Its a rolling buffer. Old entries are eventually removed. We cap the total memory size, as well as the total number of entries, to keep memory usage flat. You can tweak this as needed.
We have 2 special logging levels. User Activity, and System Info. User Activity is intended for use when the user does “something”. That can be opening a new Activity, clicking a button, selecting something in a spinner. Whatever. Logging these activities is very useful in helping you figure out what’s happening. You can log these activities to standard log levels, but we added ‘ua’. In the web application, we display these rows in a special highlight, which makes it easy to see and trace what the user is doing, interleaved with what’s happening behind the scenes.
We also added System Info. This is a special log level for memory and drive space logging. You can turn on periodic memory usage and/or drive space usage logging. This can be particularly useful for apps that push resource constraint boundaries. These rows are also shown with special highlighting so they’re easy to spot.
A special helper class called “UserActionLog” was added as well. It provides helper methods to call for different user actions, as well as custom View.OnClickListener (and similar) implementations. These will call the user action logs when the associated views are clicked.
The main interaction class is IssueReporter. This class allows you to add files that will be kept in a timed buffer. Files older than a minute or so are dropped (configurable). Size limits and disk usage protection mechanisms are also in place to make sure we don’t fill up the drive. Better to not have the files than actually CAUSE issues.
Adding files is really useful to help figure out what’s going on between client and server. Log XML, Json, Sqlite databases, whatever is useful. Be reasonable, of course. Huge I/O copies, and uploading lots of data, isn’t great. However, as long as you’re careful, this stuff can be critical.
Standard file formats will be displayed inline in the webapp report. you can see the log statements, then the associated data file, all in one place. See the following example:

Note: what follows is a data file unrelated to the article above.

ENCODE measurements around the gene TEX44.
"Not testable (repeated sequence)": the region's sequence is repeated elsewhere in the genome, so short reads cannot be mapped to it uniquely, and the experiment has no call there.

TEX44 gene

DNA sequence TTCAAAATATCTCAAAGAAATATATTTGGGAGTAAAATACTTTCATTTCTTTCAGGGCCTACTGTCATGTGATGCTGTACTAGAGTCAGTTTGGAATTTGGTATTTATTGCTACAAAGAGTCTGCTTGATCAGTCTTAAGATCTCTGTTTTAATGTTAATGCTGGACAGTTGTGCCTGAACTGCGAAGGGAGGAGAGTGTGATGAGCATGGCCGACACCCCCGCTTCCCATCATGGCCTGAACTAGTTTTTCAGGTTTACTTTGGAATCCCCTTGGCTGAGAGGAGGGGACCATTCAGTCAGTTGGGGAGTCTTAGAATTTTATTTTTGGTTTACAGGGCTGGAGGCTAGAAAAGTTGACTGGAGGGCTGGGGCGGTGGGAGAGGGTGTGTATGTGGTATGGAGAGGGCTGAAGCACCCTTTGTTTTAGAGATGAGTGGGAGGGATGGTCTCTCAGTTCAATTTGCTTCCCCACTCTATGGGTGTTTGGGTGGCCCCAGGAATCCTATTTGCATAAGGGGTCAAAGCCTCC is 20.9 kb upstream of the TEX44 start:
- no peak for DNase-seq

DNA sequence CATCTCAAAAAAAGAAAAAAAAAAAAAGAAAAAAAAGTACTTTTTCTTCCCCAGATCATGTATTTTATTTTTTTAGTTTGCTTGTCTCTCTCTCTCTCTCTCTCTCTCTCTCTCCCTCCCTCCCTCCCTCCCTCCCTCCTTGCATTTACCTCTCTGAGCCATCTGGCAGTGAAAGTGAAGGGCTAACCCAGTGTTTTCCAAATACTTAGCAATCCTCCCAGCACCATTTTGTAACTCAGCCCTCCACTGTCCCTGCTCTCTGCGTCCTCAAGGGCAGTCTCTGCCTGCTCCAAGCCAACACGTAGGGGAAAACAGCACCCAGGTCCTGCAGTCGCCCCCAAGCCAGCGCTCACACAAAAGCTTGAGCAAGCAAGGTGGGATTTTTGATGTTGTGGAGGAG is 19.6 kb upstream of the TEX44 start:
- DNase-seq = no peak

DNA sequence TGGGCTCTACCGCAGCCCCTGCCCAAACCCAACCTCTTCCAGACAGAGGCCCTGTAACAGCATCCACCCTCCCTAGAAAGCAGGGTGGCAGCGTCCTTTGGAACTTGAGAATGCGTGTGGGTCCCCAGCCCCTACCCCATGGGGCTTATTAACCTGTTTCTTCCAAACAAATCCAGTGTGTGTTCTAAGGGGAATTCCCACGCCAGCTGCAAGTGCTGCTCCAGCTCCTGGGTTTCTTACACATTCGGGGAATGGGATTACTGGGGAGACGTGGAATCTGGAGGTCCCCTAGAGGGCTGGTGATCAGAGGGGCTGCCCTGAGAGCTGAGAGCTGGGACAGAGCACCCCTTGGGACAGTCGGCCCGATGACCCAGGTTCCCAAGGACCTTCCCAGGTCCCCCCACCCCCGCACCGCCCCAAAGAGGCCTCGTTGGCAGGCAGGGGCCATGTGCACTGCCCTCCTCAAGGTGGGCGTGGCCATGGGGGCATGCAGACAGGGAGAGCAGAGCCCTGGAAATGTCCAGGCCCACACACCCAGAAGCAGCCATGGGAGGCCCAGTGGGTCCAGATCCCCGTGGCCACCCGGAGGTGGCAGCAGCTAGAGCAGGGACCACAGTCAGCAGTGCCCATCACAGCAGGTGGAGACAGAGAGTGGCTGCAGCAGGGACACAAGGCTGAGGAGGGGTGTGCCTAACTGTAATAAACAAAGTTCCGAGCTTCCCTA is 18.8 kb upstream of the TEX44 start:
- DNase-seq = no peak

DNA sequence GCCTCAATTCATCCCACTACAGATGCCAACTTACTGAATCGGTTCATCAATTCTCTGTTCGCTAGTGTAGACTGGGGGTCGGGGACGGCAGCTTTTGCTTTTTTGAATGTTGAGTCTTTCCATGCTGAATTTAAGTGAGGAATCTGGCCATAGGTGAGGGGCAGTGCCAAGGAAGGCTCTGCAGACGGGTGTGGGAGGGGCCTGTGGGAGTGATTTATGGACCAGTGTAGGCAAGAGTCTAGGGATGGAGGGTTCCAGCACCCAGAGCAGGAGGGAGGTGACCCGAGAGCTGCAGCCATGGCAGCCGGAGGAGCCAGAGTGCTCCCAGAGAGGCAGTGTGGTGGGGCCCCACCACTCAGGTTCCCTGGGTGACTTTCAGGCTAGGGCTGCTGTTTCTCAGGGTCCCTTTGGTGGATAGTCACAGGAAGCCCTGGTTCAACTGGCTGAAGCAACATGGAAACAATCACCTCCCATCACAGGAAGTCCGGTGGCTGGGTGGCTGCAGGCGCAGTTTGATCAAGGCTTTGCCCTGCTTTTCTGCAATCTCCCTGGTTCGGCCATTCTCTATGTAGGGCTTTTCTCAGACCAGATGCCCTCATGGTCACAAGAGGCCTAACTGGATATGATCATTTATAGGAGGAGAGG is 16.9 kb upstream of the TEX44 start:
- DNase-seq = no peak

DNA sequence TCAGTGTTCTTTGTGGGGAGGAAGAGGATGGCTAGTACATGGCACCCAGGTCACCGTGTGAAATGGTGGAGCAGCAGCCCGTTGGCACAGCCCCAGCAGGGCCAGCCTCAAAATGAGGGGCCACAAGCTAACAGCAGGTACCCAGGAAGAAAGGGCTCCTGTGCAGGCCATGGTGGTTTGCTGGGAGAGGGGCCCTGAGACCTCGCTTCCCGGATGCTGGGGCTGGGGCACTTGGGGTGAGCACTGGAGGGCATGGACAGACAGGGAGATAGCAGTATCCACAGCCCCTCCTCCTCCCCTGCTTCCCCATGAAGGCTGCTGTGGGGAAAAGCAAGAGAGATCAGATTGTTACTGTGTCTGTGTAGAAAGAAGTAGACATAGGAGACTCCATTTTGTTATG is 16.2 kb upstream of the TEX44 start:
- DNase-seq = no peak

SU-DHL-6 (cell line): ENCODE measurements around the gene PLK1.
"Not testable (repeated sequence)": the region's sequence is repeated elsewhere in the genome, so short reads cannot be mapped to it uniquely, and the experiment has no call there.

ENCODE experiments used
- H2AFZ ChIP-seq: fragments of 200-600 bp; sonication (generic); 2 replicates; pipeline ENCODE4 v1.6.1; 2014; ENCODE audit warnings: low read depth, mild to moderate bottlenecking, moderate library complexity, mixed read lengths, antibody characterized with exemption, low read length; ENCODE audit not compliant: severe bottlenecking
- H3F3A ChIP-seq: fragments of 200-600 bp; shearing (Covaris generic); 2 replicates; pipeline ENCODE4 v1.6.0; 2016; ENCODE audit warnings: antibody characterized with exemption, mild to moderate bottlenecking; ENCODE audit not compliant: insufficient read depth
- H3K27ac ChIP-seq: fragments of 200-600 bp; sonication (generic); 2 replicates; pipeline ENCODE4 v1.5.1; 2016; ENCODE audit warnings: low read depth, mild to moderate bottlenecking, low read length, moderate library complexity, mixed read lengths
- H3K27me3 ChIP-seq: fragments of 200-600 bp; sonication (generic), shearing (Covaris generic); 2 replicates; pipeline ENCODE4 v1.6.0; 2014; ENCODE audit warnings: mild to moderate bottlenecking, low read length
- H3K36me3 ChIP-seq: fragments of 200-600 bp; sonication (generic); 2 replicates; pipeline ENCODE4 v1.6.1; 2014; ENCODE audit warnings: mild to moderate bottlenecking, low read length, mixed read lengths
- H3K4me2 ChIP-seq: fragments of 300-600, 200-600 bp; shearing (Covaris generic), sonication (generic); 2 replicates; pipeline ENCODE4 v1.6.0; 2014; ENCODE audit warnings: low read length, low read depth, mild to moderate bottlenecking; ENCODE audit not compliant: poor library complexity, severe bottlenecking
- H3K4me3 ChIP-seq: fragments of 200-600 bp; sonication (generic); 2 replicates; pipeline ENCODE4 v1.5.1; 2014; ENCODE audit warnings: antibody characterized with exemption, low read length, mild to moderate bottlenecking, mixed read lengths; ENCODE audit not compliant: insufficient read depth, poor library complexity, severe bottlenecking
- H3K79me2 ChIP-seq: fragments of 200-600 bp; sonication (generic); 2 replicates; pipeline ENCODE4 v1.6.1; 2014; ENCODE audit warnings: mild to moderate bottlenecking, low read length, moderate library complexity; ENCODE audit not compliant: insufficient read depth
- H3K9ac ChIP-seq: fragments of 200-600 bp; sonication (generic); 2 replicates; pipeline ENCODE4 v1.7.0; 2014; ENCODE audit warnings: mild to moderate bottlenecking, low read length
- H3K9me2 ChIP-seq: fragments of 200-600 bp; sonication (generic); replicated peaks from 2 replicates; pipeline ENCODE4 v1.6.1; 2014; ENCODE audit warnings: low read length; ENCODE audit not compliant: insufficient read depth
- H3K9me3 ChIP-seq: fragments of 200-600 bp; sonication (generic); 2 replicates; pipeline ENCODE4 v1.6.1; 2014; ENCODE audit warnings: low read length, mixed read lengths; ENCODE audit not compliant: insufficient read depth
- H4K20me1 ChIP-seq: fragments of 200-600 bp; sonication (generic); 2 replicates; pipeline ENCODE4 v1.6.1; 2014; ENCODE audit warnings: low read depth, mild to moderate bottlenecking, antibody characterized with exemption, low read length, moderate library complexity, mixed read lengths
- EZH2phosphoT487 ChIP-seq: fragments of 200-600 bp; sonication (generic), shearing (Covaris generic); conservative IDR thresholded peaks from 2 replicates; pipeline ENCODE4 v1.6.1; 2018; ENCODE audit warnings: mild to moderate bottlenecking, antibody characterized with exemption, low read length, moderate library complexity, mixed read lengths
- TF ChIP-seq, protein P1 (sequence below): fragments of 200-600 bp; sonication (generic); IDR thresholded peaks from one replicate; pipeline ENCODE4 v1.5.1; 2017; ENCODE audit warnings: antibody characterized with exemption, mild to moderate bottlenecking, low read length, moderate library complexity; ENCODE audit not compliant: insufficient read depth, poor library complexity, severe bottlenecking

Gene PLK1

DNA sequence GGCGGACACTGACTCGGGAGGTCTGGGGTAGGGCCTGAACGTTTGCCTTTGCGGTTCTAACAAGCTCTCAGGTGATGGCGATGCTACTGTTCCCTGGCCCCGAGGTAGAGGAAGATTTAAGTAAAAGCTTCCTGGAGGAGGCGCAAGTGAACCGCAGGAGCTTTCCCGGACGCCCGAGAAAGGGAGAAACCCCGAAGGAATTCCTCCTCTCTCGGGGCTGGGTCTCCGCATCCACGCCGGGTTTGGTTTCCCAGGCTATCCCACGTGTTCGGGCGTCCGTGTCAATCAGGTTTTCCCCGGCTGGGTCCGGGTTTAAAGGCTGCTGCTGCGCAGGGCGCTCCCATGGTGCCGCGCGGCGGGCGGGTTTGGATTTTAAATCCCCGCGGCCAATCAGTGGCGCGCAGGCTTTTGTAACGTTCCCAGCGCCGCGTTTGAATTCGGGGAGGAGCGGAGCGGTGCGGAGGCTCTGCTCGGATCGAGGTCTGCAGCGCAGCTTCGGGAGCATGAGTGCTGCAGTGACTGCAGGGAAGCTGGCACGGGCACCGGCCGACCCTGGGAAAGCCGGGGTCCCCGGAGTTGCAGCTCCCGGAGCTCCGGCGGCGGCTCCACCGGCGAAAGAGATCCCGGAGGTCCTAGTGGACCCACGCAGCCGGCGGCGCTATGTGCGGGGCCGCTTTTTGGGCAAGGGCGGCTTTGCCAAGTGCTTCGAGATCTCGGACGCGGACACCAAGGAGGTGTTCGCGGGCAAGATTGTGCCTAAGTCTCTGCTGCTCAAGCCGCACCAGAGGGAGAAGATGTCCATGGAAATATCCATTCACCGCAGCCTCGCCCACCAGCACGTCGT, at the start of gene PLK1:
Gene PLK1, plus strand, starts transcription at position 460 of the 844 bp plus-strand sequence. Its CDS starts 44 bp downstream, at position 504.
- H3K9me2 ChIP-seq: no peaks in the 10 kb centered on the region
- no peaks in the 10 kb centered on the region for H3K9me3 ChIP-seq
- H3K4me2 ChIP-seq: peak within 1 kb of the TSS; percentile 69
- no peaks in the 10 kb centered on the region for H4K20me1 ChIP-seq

Currently json, xml, txt, png, and jpegs can be displayed inline. Anything else, you’ll get a download link. Coming soon, we’ll (maybe) be adding the ability to navigate Sqlite databases right in the web app.
Default Exception Handler
Turn on the default exception handler to catch crashes. You can supply a callback to the default exception handler that will let you attach files and other interesting stuff at the time of the crash (don’t go crazy, though. Your app just died).
Instead of contacting the server immediately, we push the error report to a service to handle the upload. The service needs to run in a different process so the upload can happen while the main app is allowed to crash on its own.
(By the way, if there’s some mysterious issue reporting facility we’re not using, please let us know)
Add custom fields to your report. Just simple name/value pairs. Easy.
We look at the stack trace and try to group the same exceptions together, to avoid uploading unnecessary data. 300 reports about the same bug are pointless. We do count them when the come in, though.
Beta Testing Management
This part is still in flux, but the basics are sorted out. You can upload APK files to the server, and configure version settings to tell it how to operate on the user’s phone. Apps in testing can query for updates and prompt the user to install. Once you move to production, you can turn this off remotely. You can also disable the testing/tracking features once you’re in a fairly stable state (although user-initiated reports still get sent).
Soon to be added:
– Beta invite lists. Add emails of users to be sent invites to betas.
– Direct download/install link. Email your users on your own with this link, and they can install directly from their phone.
– Usage activity reporting.